- by Callum Goodall & Jack Elderton
- Filed: Sunday, 16th January 2022
This January Callum Goodall and Jack Elderton have gotten together to profile one player a day from a list of players that West Ham could sign throughout the transfer window.Callum Goodall is a data and recruitment specialist who you may know from his radar charts and megathreads on Twitter where he has produced an excellent scouting series taking a look at players that West Ham could, or should, invest in. We’re lucky to have him for now before he’s snapped up by the club itself.
Jack Elderton is a player performance analyst specialising in roles and tactics who has taken over production of the recently renewed KUMB Podcast. Here you can find Cal and Jack talking in more depth about West Ham’s form, tactics and transfers each week alongside our match reporter Chris “Wilko1304” Wilkerson.
Listen back to the latest episode here.
Mohamed Bayo is a 23 year-old Guinean striker currently playing for Clermont Foot in Ligue 1. He has made 17 appearances this season, scoring nine goals and providing two assists.
Born in the small university town of Clermont-Ferrand in central France, Mohamed Bayo has led his local team into the promised land for the first time in their history this season. One of the smallest clubs to have ever achieved promotion to Ligue 1, Clermont Foot record yearly total attendance figures that still wouldn’t be able to fill the London Stadium. And yet they are in their first top-flight season ever thanks in large part to one local youngster.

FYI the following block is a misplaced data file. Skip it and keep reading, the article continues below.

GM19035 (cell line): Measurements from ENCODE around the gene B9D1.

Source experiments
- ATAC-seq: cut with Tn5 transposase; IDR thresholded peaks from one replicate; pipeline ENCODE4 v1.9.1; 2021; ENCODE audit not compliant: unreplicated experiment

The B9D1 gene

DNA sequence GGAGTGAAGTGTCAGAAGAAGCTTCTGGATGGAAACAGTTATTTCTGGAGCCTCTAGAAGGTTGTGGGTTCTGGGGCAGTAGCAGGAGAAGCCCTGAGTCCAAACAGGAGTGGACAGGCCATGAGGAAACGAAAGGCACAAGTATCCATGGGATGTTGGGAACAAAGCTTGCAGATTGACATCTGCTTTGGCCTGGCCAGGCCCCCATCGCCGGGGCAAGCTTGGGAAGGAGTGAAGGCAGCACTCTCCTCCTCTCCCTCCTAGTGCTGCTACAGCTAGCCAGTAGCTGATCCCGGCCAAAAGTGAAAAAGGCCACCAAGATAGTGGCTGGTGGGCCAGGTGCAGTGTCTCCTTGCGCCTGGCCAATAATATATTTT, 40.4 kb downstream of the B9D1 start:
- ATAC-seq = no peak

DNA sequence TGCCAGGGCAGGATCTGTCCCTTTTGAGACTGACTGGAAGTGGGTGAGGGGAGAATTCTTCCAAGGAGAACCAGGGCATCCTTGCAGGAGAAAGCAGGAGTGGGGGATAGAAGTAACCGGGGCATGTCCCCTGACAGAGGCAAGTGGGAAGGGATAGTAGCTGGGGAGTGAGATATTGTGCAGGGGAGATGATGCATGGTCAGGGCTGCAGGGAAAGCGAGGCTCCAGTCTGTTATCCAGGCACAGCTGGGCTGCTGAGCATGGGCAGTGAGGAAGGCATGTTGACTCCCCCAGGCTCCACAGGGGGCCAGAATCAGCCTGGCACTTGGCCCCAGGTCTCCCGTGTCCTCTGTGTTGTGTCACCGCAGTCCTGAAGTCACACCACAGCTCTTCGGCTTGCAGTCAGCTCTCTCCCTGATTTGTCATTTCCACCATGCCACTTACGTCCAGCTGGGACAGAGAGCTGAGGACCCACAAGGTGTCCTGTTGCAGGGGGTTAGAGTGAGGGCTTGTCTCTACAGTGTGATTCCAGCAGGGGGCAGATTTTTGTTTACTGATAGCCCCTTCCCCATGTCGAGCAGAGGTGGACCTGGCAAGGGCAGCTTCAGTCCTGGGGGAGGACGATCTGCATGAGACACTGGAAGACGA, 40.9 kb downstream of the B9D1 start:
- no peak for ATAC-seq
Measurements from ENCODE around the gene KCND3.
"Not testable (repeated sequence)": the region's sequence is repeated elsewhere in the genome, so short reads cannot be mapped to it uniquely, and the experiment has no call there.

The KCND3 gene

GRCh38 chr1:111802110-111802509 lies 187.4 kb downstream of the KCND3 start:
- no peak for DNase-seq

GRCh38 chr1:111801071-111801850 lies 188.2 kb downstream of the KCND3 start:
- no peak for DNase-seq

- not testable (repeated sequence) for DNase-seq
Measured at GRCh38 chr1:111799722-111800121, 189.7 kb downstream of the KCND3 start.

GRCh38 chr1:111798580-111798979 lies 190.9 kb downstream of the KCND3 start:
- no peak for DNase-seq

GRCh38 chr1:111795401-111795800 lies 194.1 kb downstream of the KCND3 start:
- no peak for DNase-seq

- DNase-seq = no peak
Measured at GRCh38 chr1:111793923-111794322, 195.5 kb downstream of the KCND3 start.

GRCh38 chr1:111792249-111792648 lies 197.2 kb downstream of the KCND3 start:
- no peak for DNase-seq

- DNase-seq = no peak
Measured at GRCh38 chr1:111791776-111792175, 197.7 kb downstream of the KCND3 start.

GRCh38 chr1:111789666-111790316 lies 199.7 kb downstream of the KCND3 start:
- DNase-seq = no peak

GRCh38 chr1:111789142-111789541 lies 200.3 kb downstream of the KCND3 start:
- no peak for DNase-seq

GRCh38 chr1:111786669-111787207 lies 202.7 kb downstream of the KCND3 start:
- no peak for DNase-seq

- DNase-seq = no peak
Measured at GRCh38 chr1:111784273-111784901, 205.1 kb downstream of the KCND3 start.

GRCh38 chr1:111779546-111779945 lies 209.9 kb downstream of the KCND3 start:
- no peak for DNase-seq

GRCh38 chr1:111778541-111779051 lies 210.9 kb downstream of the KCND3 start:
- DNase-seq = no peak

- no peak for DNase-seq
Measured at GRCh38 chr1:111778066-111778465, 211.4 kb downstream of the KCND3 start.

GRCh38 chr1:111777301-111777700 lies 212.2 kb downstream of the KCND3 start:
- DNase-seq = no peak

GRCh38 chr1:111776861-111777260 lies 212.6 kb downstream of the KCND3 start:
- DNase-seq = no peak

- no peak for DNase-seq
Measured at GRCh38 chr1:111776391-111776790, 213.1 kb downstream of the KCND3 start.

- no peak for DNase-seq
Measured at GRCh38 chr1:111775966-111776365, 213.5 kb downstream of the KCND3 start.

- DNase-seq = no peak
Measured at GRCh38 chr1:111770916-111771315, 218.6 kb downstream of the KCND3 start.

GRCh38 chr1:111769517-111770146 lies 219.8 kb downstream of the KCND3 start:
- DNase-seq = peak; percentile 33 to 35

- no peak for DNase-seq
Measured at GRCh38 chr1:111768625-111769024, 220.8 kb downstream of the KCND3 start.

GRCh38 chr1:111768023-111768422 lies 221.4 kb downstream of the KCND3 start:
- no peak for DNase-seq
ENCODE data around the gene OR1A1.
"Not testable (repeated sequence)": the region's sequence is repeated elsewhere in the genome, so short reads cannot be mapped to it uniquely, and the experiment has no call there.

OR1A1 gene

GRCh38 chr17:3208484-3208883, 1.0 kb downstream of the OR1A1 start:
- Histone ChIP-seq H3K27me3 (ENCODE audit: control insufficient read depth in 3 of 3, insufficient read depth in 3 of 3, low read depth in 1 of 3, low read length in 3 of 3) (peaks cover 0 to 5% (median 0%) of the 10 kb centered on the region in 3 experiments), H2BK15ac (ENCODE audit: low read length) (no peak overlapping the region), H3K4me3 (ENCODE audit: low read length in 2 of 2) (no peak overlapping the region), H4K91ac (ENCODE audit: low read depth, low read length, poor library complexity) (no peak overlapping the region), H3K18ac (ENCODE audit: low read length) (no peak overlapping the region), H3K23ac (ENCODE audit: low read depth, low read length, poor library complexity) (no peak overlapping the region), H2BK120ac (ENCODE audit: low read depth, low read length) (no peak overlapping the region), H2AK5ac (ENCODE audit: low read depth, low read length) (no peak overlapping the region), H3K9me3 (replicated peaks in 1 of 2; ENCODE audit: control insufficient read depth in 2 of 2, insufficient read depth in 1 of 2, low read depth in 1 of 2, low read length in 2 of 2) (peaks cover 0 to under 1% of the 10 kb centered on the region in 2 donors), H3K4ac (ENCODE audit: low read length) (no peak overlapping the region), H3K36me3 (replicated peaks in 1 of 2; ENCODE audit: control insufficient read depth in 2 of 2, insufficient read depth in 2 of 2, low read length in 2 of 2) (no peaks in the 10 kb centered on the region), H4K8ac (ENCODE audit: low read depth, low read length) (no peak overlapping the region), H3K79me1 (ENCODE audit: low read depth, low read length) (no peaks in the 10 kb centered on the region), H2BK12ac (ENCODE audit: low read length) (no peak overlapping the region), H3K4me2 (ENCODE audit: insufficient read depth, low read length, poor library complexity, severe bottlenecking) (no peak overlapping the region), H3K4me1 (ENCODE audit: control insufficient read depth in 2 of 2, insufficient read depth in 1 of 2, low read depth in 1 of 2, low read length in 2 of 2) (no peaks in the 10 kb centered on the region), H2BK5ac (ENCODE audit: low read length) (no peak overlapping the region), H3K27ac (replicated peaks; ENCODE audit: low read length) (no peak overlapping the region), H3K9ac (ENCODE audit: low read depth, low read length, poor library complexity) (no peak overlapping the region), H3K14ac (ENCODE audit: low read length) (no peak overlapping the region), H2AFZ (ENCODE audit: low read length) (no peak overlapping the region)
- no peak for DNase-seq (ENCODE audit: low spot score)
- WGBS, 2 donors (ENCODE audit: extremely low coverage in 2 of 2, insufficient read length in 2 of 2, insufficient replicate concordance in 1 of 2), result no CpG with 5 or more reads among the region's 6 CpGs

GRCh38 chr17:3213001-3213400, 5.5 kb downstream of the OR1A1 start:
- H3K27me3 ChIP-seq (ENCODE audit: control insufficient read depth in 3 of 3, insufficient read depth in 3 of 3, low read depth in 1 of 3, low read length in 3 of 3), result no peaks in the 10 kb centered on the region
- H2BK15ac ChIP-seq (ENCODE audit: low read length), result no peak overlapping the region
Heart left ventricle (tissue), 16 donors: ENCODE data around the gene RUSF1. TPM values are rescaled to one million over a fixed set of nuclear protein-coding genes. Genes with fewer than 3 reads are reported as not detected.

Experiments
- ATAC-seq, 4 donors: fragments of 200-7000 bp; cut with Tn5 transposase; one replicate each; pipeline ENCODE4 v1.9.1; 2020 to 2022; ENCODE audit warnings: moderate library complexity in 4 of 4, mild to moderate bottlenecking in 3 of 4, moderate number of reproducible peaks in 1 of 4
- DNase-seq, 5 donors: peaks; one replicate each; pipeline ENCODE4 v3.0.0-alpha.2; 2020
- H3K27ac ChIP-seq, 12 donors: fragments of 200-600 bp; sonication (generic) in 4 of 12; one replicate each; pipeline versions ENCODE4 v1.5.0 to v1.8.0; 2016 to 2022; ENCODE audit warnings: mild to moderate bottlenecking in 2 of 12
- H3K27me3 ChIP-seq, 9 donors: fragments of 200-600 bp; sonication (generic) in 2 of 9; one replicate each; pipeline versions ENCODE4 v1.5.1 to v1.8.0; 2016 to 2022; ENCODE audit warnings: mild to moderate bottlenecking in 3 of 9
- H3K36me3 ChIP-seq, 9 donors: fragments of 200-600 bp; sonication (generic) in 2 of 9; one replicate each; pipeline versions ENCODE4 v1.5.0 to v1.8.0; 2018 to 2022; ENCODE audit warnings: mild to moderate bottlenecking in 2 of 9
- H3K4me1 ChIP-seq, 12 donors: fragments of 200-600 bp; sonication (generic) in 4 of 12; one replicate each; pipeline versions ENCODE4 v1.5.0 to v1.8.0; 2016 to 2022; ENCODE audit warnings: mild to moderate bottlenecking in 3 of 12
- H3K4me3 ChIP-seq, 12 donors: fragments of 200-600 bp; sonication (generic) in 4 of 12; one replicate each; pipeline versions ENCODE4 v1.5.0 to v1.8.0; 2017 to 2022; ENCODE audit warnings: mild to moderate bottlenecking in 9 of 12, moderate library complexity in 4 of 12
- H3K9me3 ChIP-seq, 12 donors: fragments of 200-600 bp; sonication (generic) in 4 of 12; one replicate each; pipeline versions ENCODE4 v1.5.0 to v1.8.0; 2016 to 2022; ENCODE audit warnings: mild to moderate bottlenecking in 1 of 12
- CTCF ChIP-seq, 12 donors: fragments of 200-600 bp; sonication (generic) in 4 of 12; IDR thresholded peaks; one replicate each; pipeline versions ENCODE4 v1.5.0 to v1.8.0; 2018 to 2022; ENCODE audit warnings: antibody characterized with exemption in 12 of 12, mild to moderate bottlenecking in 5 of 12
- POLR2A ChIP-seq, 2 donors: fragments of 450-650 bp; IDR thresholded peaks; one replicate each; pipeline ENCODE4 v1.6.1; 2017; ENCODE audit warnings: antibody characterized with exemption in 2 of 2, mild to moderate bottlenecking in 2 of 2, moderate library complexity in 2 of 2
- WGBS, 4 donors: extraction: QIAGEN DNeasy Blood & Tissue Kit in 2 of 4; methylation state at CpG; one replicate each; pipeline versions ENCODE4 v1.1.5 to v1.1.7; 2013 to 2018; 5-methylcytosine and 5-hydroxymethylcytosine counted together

Bayo scored 22 goals last season as he fired Clermont to a second-place finish in Ligue 2, enough to secure promotion, and has since sustained their hopes of survival with nine goals from the opening 17 league games. That makes him joint-third top scorer in Ligue 1 so far this season, level with PSG’s Kylian Mbappe, and this excellent form has earned him a call-up to the Guinean national team for whom he is leading the line at AFCON 2021.
One thing that Bayo has already proven beyond doubt is that he can put chances away. Over the course of the last three seasons, Bayo has played his way up the French footballing ladder scoring more than 10 goals in each of France’s top three flights. Many questioned whether he would be able to handle the transition to Ligue 1, but Bayo has silenced critics by maintaining his one-in-two form and recording an impressive goal conversion rate of 23.9%. Bayo’s shooting in general has proven to be pretty impressive, with 47.8% of his shots hitting the target this season. For context, Bayo is outperforming Michail Antonio in both of these metrics, whose shooting accuracy is 35.1% and goal conversion rate is 17.5%.
Although Bayo is clearly an excellent finisher, there has been a stylistic shift in the Premier League in recent years that likely wouldn’t suit him. Limited forwards that rely on their movement and finishing around the penalty spot like Bayo have often struggled in recent years with more mobile or creative forwards preferred. Strikers are expected to do much more than score goals and you only have to look towards the top of the Premier League to see this in action with Manchester City, Liverpool and Chelsea regularly opting for strikerless or false-nine systems.